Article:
Customer Behavior and Customer Relationship Management by fanzhongqing


									Customer Behavior and
Customer Relationship

 Who are we in business for?
Key Issues
 Different customer strategies
 Consumer behavior
 Business behavior
 Customer retention (i.e., the focus of
  customer relationship management, CRM)
Customer Strategies
1. Get more customers (market share)
    Acquire profitable ones
2. Keep customers longer
    Retain them
    Reduces costs of serving them
3. Grow current customers into bigger customers
   (share of customer)
      Up-selling additional products for one problem
      Cross-selling other products for different problems
      Give them benefits for referrals
4. “Fire” unprofitable customers

 1-4 Frequently stated as an OBJECTIVE in the
   marketing planning process
To fulfill customer

 have to understand customers
What do customers expect?
 What are they?
 Do we meet them?

 Expectancy-Disconfirmation Model

 Applies to organizational and consumer
 Why do you think many firms do
 such a poor job of understanding the
 needs, wants, and expectations of
 their customers? Do they buy into
 the “better mousetrap” philosophy
 and believe that quality is the only
 necessary requirement of
 maintaining customer relationships?
Satisfaction Metrics
 Where Satisfaction = Expectations – Perceptions:

 Financial Performance
 Marketing Performance
   Customer Retention rates
   Customer Attrition Rate
   Customer Recovery Rate
   Referrals
   Viral marketing (what they say on the Internet)
   Importance Performance Evaluations
How do consumers decide what to

      Key issues: Know who is involved and how to reach them at various
      stages of the process.

2003 Prenticehall Kotler slides
What Influences Consumer
 External Influences       Internal Influences
    Culture                   Economic Resources
    Social class              Time
    Family                    Cognitive Resources
    Peers                     Motivation and needs
    Situational Factors       Lifestyles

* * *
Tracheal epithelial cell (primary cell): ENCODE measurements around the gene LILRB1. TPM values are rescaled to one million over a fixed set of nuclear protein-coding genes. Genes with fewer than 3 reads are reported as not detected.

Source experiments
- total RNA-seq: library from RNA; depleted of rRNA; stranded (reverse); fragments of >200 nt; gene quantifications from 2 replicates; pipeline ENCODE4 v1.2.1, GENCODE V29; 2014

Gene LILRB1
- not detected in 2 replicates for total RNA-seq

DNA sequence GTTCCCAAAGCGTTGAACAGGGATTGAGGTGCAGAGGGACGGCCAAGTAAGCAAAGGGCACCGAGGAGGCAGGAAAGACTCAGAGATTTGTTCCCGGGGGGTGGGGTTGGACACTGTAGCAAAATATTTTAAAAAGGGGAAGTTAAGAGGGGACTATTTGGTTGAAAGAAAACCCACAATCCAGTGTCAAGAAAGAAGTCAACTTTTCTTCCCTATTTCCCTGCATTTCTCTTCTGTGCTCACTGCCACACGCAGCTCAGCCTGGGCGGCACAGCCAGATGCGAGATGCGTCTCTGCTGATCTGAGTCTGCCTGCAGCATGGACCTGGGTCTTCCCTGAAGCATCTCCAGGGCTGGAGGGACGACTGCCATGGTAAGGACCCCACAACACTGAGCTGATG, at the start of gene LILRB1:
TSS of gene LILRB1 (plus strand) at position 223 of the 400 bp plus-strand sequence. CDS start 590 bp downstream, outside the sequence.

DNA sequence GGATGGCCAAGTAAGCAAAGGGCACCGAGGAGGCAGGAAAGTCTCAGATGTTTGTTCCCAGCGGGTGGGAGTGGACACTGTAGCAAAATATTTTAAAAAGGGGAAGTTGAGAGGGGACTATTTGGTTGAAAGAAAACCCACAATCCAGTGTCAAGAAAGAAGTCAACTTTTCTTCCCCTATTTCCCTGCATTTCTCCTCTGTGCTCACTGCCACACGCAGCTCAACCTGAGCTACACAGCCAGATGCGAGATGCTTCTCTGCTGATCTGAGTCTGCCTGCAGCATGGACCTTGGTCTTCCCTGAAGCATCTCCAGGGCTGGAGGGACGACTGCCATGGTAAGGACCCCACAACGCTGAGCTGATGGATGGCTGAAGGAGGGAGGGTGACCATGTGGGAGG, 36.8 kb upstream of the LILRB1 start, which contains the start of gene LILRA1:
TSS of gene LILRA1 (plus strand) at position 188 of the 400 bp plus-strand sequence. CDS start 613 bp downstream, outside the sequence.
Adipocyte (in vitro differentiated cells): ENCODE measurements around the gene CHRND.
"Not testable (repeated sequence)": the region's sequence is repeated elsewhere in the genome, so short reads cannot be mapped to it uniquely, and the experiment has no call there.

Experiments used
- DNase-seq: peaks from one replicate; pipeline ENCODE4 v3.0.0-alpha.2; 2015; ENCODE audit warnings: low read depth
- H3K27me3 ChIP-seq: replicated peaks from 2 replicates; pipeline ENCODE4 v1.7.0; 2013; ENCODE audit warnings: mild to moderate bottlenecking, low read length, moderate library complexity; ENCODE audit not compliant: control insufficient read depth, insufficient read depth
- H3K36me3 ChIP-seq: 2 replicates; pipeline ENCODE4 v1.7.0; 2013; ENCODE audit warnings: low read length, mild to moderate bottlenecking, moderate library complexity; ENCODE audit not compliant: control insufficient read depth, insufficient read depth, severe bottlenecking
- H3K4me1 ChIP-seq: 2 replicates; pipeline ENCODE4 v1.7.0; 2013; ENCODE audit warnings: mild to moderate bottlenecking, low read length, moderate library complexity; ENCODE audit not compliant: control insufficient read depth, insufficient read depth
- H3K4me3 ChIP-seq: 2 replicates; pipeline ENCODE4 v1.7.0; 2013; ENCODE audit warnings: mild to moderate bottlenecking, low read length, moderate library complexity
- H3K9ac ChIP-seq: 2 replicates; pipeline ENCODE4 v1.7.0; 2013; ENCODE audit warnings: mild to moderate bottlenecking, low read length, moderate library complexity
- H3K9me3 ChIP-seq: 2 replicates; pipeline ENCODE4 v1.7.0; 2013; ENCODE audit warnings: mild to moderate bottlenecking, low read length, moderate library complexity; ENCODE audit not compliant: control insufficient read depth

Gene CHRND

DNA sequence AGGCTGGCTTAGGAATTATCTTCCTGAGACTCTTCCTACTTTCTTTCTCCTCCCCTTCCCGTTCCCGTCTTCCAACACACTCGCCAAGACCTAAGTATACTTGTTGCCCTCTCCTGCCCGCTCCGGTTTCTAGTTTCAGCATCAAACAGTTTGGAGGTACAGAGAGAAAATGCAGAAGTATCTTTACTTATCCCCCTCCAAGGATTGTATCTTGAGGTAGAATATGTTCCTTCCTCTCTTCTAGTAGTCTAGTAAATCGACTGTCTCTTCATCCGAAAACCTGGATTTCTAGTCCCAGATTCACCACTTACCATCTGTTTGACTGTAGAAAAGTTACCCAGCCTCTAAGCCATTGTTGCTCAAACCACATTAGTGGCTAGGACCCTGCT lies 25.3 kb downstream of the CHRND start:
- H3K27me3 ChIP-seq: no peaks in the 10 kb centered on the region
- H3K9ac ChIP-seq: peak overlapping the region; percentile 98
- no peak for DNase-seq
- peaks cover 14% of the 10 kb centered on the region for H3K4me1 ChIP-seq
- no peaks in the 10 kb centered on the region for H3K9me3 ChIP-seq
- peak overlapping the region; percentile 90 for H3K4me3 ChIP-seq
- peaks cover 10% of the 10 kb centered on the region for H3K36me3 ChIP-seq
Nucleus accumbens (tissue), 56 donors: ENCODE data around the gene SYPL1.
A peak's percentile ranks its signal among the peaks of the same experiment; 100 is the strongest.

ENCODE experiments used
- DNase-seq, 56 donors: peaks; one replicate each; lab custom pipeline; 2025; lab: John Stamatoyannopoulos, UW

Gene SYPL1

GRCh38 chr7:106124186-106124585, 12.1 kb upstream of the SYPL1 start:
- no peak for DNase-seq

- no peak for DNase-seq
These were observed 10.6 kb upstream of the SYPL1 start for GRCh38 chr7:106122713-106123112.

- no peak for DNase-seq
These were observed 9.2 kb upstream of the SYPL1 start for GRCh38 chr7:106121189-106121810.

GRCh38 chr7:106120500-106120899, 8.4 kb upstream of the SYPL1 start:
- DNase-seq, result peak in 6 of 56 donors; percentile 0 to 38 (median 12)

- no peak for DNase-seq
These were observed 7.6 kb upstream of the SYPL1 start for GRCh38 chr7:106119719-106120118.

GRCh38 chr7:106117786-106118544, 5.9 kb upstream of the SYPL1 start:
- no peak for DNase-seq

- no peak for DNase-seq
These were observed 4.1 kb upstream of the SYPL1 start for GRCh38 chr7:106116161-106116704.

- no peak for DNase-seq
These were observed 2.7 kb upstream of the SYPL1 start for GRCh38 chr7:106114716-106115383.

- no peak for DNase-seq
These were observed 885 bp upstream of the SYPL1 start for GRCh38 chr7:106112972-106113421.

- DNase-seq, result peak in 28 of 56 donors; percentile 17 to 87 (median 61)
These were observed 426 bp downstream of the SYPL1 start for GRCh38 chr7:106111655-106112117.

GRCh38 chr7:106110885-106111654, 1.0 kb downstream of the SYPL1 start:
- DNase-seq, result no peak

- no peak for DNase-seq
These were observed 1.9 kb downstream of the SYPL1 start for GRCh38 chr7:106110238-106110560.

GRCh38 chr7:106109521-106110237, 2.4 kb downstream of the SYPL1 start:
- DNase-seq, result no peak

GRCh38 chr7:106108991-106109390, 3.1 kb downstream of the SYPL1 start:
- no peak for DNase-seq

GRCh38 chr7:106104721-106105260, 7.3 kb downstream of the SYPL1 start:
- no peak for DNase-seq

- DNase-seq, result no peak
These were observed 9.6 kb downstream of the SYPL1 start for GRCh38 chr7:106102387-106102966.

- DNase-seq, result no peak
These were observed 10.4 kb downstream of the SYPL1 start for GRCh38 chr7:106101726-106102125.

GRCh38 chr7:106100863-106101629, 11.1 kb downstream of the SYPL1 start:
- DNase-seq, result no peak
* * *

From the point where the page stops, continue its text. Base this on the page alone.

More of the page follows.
 Expectations
Motivations and Needs
 Task motives
    Functional, get the job done

 Experiential motives
    Have fun while doing the activity

 Consider strategies used to create loyalty on the
      Personalization
      Community building
 How effective would these be given the different
  consumer motives above?
   Model of Customer Participation
Antecedents                                          Consequences


                          Brand Loyalty                      Cognitive

>Task vs. Experiential
>Other Personal Factors                   Holland and Baker 2001

    VALS 2

    Based on the idea
    that lifestyle

2003 Prenticehall Kotler slide
Organizational Buying
 Compared to consumer markets, business
 markets have:
     Fewer buyers
     Larger buyers
     Geographically concentrated buyers
     Closer relationships with suppliers/customers
   Purchasing/Procurement Process
    Eight Buyphases of Industrial Buying
       1.   Problem Recognition
       2.   General Need Description
       3.   Product Specification
       4.   Supplier Search
       5.   Proposal Solicitation
       6.   Supplier Selection
       7.   Order Routine-Specification
       8.   Performance Review
Key issues: Know who is involved and how to reach them at various
stages of the process.
Influences on Business Buyers

                                  Figure 7-1:
                                  on Business

 2003 Prenticehall Kotler slide
  Influences on Business Buyers
offers buyers
and sellers of
plastics a
plus news and

  2003 Prenticehall Kotler slide
Recall the Characteristics of
Organizational Buying
   Fluctuating demand
   Inelastic demand
   Leasing
   Professional purchasing
   Multiple buying influences
   Direct purchasing
   Reciprocity
   Derived demand
   Multiple sales calls
Organizational Buying
 The Business Market Includes For-Profit